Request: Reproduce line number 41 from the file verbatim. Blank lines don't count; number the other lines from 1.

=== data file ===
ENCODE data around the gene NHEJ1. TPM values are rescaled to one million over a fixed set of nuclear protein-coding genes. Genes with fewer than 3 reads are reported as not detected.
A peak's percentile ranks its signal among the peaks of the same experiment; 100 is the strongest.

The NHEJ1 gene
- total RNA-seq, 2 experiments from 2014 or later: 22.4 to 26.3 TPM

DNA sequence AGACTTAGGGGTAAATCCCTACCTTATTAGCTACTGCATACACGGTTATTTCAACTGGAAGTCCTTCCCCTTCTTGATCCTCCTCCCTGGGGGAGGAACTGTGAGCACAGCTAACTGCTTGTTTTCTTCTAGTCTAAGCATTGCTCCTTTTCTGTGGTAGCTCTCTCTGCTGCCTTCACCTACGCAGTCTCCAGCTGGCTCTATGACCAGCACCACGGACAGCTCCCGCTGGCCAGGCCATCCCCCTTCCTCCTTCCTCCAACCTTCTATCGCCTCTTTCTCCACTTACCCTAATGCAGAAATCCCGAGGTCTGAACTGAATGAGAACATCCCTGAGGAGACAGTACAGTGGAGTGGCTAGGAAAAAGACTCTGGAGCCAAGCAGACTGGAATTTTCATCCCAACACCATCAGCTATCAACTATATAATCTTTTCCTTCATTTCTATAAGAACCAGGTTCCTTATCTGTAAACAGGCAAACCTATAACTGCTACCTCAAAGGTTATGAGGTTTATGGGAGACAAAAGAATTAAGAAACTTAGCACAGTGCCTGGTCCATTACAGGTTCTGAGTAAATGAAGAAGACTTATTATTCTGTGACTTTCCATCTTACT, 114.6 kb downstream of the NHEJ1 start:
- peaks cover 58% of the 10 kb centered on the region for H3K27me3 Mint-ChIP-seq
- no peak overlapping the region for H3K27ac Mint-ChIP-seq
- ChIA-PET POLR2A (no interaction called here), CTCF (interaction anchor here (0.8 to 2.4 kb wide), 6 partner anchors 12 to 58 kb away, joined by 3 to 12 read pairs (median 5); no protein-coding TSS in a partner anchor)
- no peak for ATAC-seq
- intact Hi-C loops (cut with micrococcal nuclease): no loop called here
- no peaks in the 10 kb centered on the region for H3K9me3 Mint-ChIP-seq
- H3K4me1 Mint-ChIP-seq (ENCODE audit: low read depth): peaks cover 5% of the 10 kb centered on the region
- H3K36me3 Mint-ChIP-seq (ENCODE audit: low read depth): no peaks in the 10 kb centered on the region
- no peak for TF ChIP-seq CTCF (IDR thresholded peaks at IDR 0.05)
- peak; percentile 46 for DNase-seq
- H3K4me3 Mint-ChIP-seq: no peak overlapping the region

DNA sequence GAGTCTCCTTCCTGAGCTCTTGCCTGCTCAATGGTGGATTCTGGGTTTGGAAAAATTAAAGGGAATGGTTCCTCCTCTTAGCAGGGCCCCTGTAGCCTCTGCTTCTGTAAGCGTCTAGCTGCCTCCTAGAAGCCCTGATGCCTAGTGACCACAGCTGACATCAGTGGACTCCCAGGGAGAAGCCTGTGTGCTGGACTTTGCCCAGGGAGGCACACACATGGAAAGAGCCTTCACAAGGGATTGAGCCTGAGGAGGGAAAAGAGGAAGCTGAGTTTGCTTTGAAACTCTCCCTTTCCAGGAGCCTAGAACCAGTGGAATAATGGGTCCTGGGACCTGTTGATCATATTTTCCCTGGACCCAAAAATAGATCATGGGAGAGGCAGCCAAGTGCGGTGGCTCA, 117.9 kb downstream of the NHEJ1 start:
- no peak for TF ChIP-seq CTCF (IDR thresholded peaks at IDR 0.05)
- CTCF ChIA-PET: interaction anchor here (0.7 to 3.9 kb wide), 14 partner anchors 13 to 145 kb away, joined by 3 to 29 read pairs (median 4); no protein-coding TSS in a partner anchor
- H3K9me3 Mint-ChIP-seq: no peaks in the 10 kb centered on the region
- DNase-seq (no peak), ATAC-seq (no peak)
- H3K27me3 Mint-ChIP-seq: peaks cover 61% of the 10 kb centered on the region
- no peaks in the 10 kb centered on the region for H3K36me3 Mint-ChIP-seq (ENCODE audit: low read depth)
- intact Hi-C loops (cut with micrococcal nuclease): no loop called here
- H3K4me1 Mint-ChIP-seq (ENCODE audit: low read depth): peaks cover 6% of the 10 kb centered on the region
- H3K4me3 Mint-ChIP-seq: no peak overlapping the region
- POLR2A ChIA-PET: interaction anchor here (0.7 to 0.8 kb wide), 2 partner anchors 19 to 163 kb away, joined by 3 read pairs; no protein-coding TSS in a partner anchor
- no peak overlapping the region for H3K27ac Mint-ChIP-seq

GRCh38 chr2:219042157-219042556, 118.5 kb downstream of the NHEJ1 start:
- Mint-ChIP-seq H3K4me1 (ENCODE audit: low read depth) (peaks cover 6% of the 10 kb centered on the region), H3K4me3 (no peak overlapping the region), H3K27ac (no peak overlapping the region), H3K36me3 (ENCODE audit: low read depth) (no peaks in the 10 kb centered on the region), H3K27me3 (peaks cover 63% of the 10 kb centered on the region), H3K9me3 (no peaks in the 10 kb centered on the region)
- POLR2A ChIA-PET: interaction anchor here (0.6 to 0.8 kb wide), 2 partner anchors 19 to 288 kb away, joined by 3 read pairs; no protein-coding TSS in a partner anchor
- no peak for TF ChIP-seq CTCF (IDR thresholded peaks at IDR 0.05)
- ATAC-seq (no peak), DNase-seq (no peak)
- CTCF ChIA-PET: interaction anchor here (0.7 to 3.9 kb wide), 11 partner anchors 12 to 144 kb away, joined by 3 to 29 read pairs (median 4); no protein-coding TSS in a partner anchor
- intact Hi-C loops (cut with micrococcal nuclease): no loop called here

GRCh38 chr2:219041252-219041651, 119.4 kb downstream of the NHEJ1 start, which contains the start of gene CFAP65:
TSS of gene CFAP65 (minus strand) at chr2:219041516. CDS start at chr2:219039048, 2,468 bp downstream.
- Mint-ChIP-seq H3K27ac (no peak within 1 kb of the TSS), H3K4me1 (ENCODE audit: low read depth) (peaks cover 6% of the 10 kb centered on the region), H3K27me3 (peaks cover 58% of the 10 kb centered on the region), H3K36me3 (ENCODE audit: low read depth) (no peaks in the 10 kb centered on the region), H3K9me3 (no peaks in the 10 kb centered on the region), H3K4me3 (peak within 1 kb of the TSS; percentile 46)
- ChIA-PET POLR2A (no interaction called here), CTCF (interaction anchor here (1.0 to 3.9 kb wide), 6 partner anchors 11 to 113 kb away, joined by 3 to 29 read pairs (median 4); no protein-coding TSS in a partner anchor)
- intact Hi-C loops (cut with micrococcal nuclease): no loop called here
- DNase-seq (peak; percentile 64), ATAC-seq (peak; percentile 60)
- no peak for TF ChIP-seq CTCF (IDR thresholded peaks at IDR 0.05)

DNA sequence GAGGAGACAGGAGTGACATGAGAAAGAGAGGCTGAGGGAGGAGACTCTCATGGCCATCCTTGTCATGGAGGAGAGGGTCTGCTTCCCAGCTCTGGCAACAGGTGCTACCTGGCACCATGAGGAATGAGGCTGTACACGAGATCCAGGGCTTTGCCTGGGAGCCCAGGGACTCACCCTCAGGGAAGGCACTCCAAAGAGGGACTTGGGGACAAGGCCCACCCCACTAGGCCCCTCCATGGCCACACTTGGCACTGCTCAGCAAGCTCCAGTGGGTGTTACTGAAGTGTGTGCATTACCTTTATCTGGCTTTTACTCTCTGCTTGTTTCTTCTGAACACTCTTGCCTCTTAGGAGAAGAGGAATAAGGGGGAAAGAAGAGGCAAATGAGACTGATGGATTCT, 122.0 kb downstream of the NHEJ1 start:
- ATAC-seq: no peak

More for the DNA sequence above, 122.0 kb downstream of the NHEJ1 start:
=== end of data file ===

- DNase-seq (peak; percentile 64), ATAC-seq (peak; percentile 60)